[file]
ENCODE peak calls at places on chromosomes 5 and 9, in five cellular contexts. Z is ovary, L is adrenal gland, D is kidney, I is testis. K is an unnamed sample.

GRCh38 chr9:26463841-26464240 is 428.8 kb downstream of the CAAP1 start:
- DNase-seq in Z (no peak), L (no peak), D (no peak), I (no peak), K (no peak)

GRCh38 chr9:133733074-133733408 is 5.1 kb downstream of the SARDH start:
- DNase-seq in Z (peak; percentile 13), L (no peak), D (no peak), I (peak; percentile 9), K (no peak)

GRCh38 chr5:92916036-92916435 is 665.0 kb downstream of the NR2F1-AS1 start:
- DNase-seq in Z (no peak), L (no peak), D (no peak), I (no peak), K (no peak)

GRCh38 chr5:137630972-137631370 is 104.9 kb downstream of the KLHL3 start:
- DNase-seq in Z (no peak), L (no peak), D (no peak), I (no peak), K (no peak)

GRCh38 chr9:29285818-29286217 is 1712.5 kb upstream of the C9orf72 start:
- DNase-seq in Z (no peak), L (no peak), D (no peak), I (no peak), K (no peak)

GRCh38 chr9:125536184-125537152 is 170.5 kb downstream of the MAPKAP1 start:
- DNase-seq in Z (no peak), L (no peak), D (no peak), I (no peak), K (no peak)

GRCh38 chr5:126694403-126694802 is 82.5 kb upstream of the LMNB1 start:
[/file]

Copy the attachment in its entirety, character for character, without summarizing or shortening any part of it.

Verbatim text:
ENCODE peak calls at places on chromosomes 5 and 9, in five cellular contexts. Z is ovary, L is adrenal gland, D is kidney, I is testis. K is an unnamed sample.

GRCh38 chr9:26463841-26464240 is 428.8 kb downstream of the CAAP1 start:
- DNase-seq in Z (no peak), L (no peak), D (no peak), I (no peak), K (no peak)

GRCh38 chr9:133733074-133733408 is 5.1 kb downstream of the SARDH start:
- DNase-seq in Z (peak; percentile 13), L (no peak), D (no peak), I (peak; percentile 9), K (no peak)

GRCh38 chr5:92916036-92916435 is 665.0 kb downstream of the NR2F1-AS1 start:
- DNase-seq in Z (no peak), L (no peak), D (no peak), I (no peak), K (no peak)

GRCh38 chr5:137630972-137631370 is 104.9 kb downstream of the KLHL3 start:
- DNase-seq in Z (no peak), L (no peak), D (no peak), I (no peak), K (no peak)

GRCh38 chr9:29285818-29286217 is 1712.5 kb upstream of the C9orf72 start:
- DNase-seq in Z (no peak), L (no peak), D (no peak), I (no peak), K (no peak)

GRCh38 chr9:125536184-125537152 is 170.5 kb downstream of the MAPKAP1 start:
- DNase-seq in Z (no peak), L (no peak), D (no peak), I (no peak), K (no peak)

GRCh38 chr5:126694403-126694802 is 82.5 kb upstream of the LMNB1 start: